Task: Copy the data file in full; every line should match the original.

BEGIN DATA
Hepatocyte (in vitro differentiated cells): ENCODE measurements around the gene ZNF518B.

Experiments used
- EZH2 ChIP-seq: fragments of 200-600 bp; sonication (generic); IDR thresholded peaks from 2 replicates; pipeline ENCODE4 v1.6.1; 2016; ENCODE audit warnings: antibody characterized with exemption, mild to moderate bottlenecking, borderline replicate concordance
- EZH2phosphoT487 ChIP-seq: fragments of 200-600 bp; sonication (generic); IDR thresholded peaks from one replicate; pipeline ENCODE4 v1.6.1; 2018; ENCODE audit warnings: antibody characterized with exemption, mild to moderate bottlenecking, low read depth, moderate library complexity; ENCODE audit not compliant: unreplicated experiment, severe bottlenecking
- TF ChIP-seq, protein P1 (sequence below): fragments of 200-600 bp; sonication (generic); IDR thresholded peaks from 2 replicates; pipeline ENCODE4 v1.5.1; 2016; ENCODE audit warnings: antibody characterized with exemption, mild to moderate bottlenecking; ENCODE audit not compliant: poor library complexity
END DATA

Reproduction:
Hepatocyte (in vitro differentiated cells): ENCODE measurements around the gene ZNF518B.

Experiments used
- EZH2 ChIP-seq: fragments of 200-600 bp; sonication (generic); IDR thresholded peaks from 2 replicates; pipeline ENCODE4 v1.6.1; 2016; ENCODE audit warnings: antibody characterized with exemption, mild to moderate bottlenecking, borderline replicate concordance
- EZH2phosphoT487 ChIP-seq: fragments of 200-600 bp; sonication (generic); IDR thresholded peaks from one replicate; pipeline ENCODE4 v1.6.1; 2018; ENCODE audit warnings: antibody characterized with exemption, mild to moderate bottlenecking, low read depth, moderate library complexity; ENCODE audit not compliant: unreplicated experiment, severe bottlenecking
- TF ChIP-seq, protein P1 (sequence below): fragments of 200-600 bp; sonication (generic); IDR thresholded peaks from 2 replicates; pipeline ENCODE4 v1.5.1; 2016; ENCODE audit warnings: antibody characterized with exemption, mild to moderate bottlenecking; ENCODE audit not compliant: poor library complexity